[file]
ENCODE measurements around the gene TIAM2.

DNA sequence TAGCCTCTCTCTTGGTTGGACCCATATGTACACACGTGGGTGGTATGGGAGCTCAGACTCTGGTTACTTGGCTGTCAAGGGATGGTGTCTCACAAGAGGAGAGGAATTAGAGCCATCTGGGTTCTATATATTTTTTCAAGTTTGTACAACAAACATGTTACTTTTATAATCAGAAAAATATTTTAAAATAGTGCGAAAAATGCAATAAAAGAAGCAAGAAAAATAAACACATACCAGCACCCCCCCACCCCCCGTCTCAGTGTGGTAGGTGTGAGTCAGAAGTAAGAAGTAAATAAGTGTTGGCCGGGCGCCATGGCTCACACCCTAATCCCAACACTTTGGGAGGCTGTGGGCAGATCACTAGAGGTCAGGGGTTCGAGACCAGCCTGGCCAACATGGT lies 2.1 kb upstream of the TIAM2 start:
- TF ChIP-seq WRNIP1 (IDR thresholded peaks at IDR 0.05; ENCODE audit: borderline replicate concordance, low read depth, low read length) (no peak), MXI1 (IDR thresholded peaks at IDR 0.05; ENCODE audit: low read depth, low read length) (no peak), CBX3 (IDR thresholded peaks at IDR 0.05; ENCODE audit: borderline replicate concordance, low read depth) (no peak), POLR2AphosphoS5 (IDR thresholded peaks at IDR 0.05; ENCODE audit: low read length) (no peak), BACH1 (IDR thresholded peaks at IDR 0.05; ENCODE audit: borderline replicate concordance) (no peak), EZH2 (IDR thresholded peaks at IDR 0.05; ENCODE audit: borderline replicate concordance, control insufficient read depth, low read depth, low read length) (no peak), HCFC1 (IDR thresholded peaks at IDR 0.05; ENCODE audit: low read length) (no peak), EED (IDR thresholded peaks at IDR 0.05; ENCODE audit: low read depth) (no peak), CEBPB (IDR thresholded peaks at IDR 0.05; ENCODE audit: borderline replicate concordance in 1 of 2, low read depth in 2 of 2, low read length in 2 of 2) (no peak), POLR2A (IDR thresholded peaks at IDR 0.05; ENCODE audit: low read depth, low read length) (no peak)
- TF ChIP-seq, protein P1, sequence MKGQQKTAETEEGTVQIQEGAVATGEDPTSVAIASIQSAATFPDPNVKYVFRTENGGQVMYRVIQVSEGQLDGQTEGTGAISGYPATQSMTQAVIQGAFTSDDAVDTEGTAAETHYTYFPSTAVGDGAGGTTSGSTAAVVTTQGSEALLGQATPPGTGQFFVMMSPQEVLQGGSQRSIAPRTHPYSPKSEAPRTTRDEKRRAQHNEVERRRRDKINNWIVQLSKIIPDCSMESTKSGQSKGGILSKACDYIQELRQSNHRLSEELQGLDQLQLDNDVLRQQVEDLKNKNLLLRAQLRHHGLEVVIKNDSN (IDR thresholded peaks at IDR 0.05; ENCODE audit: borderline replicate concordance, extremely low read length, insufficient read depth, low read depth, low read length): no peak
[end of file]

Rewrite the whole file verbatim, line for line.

ENCODE measurements around the gene TIAM2.

DNA sequence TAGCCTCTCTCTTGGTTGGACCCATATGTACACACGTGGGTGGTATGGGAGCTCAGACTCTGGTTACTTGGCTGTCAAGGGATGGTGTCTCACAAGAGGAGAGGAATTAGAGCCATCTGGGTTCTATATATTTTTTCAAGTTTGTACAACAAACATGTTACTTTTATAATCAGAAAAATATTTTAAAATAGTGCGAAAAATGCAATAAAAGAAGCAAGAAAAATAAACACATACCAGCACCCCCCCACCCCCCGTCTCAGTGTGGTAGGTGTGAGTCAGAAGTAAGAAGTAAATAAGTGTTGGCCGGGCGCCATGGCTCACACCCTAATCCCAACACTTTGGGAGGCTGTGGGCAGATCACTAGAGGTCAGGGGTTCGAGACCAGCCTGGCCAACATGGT lies 2.1 kb upstream of the TIAM2 start:
- TF ChIP-seq WRNIP1 (IDR thresholded peaks at IDR 0.05; ENCODE audit: borderline replicate concordance, low read depth, low read length) (no peak), MXI1 (IDR thresholded peaks at IDR 0.05; ENCODE audit: low read depth, low read length) (no peak), CBX3 (IDR thresholded peaks at IDR 0.05; ENCODE audit: borderline replicate concordance, low read depth) (no peak), POLR2AphosphoS5 (IDR thresholded peaks at IDR 0.05; ENCODE audit: low read length) (no peak), BACH1 (IDR thresholded peaks at IDR 0.05; ENCODE audit: borderline replicate concordance) (no peak), EZH2 (IDR thresholded peaks at IDR 0.05; ENCODE audit: borderline replicate concordance, control insufficient read depth, low read depth, low read length) (no peak), HCFC1 (IDR thresholded peaks at IDR 0.05; ENCODE audit: low read length) (no peak), EED (IDR thresholded peaks at IDR 0.05; ENCODE audit: low read depth) (no peak), CEBPB (IDR thresholded peaks at IDR 0.05; ENCODE audit: borderline replicate concordance in 1 of 2, low read depth in 2 of 2, low read length in 2 of 2) (no peak), POLR2A (IDR thresholded peaks at IDR 0.05; ENCODE audit: low read depth, low read length) (no peak)
- TF ChIP-seq, protein P1, sequence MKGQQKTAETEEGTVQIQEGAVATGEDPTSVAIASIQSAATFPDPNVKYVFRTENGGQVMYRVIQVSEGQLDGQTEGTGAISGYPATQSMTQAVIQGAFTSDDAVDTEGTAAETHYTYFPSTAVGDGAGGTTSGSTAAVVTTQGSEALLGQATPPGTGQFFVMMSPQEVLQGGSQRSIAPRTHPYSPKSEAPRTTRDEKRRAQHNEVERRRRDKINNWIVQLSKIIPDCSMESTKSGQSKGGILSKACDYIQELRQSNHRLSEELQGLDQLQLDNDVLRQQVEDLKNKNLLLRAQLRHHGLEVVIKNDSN (IDR thresholded peaks at IDR 0.05; ENCODE audit: borderline replicate concordance, extremely low read length, insufficient read depth, low read depth, low read length): no peak